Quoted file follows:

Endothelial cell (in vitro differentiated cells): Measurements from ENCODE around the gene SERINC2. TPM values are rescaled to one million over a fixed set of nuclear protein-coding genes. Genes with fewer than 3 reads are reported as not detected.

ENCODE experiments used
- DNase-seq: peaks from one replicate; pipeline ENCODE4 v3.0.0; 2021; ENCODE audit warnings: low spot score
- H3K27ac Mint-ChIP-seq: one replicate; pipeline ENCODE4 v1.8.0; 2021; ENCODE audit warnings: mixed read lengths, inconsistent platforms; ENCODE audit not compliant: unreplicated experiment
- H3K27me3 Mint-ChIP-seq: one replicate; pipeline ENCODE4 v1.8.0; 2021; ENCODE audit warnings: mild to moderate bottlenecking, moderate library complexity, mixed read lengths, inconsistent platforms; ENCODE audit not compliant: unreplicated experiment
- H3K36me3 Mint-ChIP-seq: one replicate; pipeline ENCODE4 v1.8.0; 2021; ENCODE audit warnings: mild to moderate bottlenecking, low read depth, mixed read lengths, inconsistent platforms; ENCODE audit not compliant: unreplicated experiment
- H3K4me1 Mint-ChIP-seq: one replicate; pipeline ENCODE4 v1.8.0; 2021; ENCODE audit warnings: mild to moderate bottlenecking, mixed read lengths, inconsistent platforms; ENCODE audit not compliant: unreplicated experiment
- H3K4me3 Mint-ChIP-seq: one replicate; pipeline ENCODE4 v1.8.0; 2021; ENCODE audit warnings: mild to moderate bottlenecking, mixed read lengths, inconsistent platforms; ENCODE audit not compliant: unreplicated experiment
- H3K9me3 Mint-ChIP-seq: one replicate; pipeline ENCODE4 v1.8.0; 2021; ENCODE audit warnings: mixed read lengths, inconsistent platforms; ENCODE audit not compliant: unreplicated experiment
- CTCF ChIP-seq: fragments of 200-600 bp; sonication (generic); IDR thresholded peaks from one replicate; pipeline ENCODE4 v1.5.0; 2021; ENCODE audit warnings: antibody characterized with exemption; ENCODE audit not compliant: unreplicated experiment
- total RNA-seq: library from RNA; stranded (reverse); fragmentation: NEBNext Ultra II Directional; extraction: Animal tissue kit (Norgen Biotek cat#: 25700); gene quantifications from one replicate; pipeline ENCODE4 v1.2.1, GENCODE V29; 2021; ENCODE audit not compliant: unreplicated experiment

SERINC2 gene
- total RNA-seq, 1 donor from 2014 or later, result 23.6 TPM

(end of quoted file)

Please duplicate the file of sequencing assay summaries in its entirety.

Endothelial cell (in vitro differentiated cells): Measurements from ENCODE around the gene SERINC2. TPM values are rescaled to one million over a fixed set of nuclear protein-coding genes. Genes with fewer than 3 reads are reported as not detected.

ENCODE experiments used
- DNase-seq: peaks from one replicate; pipeline ENCODE4 v3.0.0; 2021; ENCODE audit warnings: low spot score
- H3K27ac Mint-ChIP-seq: one replicate; pipeline ENCODE4 v1.8.0; 2021; ENCODE audit warnings: mixed read lengths, inconsistent platforms; ENCODE audit not compliant: unreplicated experiment
- H3K27me3 Mint-ChIP-seq: one replicate; pipeline ENCODE4 v1.8.0; 2021; ENCODE audit warnings: mild to moderate bottlenecking, moderate library complexity, mixed read lengths, inconsistent platforms; ENCODE audit not compliant: unreplicated experiment
- H3K36me3 Mint-ChIP-seq: one replicate; pipeline ENCODE4 v1.8.0; 2021; ENCODE audit warnings: mild to moderate bottlenecking, low read depth, mixed read lengths, inconsistent platforms; ENCODE audit not compliant: unreplicated experiment
- H3K4me1 Mint-ChIP-seq: one replicate; pipeline ENCODE4 v1.8.0; 2021; ENCODE audit warnings: mild to moderate bottlenecking, mixed read lengths, inconsistent platforms; ENCODE audit not compliant: unreplicated experiment
- H3K4me3 Mint-ChIP-seq: one replicate; pipeline ENCODE4 v1.8.0; 2021; ENCODE audit warnings: mild to moderate bottlenecking, mixed read lengths, inconsistent platforms; ENCODE audit not compliant: unreplicated experiment
- H3K9me3 Mint-ChIP-seq: one replicate; pipeline ENCODE4 v1.8.0; 2021; ENCODE audit warnings: mixed read lengths, inconsistent platforms; ENCODE audit not compliant: unreplicated experiment
- CTCF ChIP-seq: fragments of 200-600 bp; sonication (generic); IDR thresholded peaks from one replicate; pipeline ENCODE4 v1.5.0; 2021; ENCODE audit warnings: antibody characterized with exemption; ENCODE audit not compliant: unreplicated experiment
- total RNA-seq: library from RNA; stranded (reverse); fragmentation: NEBNext Ultra II Directional; extraction: Animal tissue kit (Norgen Biotek cat#: 25700); gene quantifications from one replicate; pipeline ENCODE4 v1.2.1, GENCODE V29; 2021; ENCODE audit not compliant: unreplicated experiment

SERINC2 gene
- total RNA-seq, 1 donor from 2014 or later, result 23.6 TPM